A tale of nature, wildlife and birding from Cheshire, North Wales and across the globe....

A tale of nature, wildlife and birding from Cheshire, North Wales and across the globe....

Monday, 9 January 2017

Black-throated Thrush in St Asaph, North Wales!

When news broke of a Black-throated Thrush photographed only an hour away in St Asaph towards the end of December, it was a no brainer to make the short journey over the next day in an attempt to catch up with this Siberian visitor. With just a single observation in the Hawthorn trees surrounding the football pitch on the Friday afternoon and again showing itself only on one occasion early on Saturday morning to just a handful of birders, the trail went cold over the following days as the thrush seemingly vanished in to thin air, despite the hundred or so strong flock of Redwings and Blackbirds remaining to take advantage of the rich pickings in the leaf litter.
Black-throated Thrush - St Asaph, North Wales
The St Asaph Black-throated Thrush
Luckily, Alex was on the case living just 10 minutes away, and over successive visits throughout the next two days, he finally managed to pin down this elusive thrush’s location! Having been frequenting an area just a short hop over the other side of the River Elwy and favouring the stubble field and Hawthorn tree next to the New Inn pub, the re-find certainly made a lot of local birders extremely happy! A large amount of people were able to connect over the following days as a result, but being back in work meant I wasn’t able to see this local rarity myself until the Thursday. Unfortunately, the thrush didn’t play ball upon my arrival after two days of showing well, and the trail once more went cold as it did a disappearing act mid-morning shortly before I arrived – I couldn’t dip for a third time surely?!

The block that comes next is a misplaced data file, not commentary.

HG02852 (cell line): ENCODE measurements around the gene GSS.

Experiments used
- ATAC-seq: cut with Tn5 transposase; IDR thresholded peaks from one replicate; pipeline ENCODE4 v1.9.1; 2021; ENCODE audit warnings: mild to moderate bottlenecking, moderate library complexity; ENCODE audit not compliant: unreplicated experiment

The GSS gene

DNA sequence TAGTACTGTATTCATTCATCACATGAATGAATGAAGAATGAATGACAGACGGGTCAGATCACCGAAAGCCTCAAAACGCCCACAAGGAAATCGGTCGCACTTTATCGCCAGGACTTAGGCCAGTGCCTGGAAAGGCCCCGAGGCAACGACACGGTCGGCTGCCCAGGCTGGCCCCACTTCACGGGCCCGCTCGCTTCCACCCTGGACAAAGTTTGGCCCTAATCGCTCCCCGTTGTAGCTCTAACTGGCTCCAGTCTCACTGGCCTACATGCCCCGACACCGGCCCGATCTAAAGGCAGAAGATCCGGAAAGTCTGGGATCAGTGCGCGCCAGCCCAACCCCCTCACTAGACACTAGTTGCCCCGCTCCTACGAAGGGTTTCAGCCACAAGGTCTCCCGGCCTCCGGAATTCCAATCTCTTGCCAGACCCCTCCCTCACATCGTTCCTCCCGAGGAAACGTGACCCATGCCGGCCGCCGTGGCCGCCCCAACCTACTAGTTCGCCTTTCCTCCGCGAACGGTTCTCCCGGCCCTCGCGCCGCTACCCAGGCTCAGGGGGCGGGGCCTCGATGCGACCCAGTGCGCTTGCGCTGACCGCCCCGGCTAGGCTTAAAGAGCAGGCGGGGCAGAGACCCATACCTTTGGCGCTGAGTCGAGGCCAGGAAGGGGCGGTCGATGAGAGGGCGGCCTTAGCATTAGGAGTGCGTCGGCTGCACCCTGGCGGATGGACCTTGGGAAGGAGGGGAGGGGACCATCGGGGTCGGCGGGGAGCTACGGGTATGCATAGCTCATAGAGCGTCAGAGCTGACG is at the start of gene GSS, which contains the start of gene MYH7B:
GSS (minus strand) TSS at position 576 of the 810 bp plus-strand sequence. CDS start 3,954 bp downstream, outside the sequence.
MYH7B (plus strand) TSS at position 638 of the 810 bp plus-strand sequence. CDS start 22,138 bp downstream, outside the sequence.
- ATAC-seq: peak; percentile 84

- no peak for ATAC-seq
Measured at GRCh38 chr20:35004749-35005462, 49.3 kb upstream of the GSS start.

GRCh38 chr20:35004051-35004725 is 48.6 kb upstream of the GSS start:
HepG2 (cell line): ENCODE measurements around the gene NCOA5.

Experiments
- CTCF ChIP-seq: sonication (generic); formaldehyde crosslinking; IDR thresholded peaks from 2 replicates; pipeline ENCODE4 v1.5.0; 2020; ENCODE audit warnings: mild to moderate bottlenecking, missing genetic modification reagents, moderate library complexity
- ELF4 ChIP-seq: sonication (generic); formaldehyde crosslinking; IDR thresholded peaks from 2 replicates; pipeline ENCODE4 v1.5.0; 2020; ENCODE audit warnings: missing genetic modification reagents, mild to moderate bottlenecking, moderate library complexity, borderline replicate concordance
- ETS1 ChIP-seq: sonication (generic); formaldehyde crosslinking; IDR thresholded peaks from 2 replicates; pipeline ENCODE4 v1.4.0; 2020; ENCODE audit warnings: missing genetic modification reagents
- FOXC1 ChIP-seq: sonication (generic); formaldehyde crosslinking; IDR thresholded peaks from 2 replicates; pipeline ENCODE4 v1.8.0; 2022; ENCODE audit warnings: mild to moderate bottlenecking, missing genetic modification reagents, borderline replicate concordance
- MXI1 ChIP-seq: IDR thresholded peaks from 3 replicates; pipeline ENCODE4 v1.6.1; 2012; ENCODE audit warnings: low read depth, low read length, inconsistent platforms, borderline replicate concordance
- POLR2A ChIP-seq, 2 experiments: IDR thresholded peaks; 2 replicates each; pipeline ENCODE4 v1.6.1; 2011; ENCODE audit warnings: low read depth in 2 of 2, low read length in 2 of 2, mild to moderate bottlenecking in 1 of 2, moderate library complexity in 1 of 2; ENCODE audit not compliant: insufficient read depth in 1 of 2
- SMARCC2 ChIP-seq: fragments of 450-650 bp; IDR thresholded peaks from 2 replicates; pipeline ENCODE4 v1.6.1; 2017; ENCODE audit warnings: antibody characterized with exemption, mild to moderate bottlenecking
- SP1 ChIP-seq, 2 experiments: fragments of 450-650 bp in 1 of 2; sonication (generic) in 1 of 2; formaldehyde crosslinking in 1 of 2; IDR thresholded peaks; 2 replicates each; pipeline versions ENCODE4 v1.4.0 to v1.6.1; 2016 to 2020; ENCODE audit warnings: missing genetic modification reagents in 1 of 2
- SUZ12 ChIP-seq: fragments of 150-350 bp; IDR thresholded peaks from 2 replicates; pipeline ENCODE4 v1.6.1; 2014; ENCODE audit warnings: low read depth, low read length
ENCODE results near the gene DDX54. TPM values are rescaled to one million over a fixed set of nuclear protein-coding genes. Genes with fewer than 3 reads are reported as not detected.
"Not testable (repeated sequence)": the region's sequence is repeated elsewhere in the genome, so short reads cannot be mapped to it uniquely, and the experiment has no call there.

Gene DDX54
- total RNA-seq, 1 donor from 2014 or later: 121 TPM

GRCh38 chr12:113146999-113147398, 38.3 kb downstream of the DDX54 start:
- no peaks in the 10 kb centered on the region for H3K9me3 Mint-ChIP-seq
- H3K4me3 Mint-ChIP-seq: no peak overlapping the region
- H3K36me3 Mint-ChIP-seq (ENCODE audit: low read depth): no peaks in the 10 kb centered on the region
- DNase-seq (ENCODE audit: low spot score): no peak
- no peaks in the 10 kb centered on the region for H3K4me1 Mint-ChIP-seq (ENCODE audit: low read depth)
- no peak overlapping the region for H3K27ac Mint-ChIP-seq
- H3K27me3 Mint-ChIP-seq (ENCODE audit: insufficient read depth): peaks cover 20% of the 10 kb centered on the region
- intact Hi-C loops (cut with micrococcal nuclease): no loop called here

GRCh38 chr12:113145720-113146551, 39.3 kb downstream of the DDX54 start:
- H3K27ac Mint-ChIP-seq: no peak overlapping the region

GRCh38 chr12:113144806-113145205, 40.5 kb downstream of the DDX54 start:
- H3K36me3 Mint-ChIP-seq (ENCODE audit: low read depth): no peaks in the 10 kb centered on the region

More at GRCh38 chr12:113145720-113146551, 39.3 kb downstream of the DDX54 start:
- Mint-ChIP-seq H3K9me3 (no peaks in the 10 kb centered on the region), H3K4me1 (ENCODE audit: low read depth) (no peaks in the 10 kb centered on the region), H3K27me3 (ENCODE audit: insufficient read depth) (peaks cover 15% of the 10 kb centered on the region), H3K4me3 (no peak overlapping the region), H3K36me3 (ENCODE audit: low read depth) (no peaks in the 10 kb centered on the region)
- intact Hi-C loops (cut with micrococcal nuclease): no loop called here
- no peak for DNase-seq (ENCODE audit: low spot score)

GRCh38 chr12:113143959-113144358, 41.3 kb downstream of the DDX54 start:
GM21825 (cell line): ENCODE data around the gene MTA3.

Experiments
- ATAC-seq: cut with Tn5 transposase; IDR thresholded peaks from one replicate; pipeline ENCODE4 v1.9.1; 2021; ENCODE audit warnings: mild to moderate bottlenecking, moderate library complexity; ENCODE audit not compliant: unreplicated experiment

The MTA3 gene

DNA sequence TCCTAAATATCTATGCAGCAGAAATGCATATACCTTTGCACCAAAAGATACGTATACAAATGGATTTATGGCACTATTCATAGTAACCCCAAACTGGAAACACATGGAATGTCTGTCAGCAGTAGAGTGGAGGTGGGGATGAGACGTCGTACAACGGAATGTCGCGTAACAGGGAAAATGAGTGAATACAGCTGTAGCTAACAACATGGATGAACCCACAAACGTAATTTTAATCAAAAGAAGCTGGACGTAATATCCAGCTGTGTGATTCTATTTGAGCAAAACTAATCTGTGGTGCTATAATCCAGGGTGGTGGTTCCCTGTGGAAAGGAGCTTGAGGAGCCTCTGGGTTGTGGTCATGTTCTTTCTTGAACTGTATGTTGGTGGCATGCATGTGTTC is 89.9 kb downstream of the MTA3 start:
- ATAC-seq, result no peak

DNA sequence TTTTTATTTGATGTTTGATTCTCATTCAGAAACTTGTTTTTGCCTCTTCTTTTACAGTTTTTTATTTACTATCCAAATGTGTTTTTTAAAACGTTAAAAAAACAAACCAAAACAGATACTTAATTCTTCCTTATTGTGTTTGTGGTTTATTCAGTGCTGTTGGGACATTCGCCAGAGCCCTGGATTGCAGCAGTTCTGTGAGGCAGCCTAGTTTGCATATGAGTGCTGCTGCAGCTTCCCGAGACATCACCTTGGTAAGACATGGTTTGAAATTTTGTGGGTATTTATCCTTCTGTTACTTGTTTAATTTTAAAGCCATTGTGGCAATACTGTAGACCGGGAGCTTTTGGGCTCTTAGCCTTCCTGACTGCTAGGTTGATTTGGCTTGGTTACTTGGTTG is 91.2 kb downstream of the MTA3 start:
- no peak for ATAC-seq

St Asaph
The Hawthorn alleyway I'd been scoping for most of the day
Thankfully, 4 ½ hours of trudging up and down the muddy riverside path later, a pale brown thrush flew in to the favoured Hawthorn tree and the shouts went up that all those remaining looking had been hoping for: “That’s it – Black-throated Thrush, here now!!” Abandoning my half eaten sandwich I quickly got it in the scope, the gorgeous brown speckled chest almost glowing in the late afternoon sun as it perched proudly in the bare winter branches. Fantastic!
Black-throated Thrush - St Asaph, North Wales
Luckily we had prime position on our side of the river – the 30 or so others on the opposite bank had the agonising choice to make of whether to try and scope into the ditch the thrush had now flown in to (out of sight from the east side and at an impossible angle to see) or walk all the way back around to the bridge and hope that it stayed feeding until they could get on it!!

It did indeed stay, and over the next half an hour or so we enjoyed great views as the thrush fed in the stubble field - showing off the light brown chest that indicated that this was a female and lacking the jet black throat that a male bird would display. At one point it pulled up a huge worm, tucking in before eventually flying off over towards the nearby houses.
Black-throated Thrush - St Asaph, North Wales
Black-throated Thrush - St Asaph, North Wales
The Black-throated Thrush's favourite stubble field
Heading back to the car as the light was fading, a quick check of the Hawthorn alleyway I’d been scoping all day surprisingly revealed the thrush had perched up for a last feed before dark, and we enjoyed great views just to ourselves as it scrambled through the branches above us before flying off in to the tall trees behind the houses – presumably to roost.
Black-throated Thrush - St Asaph, North Wales
Black-throated Thrush - St Asaph, North Wales
St Asaph
The gardens and houses the Black-throated Thrush had been frequenting
An absolute nightmare to catch up with and one of the most elusive birds I’ve ever twitched, it was a relief to finally get it on my 3rd attempt after over 11 hours of searching! With the Black-throated Thrush staying in the same stubble field and surrounding Hawthorns up until New Year’s Eve, there has been no sign of it since the turn of the New Year, the firework display at the New Inn pub perhaps moving it on overnight to a new patch of ground and favoured feeding spot. A great local bird to catch up with and yet another rare thrush delivered after an exceptional autumn! Overwintering Siberian Thrush now anyone?!

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